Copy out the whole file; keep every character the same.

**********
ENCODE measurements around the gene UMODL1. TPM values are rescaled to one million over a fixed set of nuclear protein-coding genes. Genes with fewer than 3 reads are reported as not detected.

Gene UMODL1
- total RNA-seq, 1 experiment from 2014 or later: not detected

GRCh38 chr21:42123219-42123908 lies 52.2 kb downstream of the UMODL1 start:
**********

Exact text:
ENCODE measurements around the gene UMODL1. TPM values are rescaled to one million over a fixed set of nuclear protein-coding genes. Genes with fewer than 3 reads are reported as not detected.

Gene UMODL1
- total RNA-seq, 1 experiment from 2014 or later: not detected

GRCh38 chr21:42123219-42123908 lies 52.2 kb downstream of the UMODL1 start: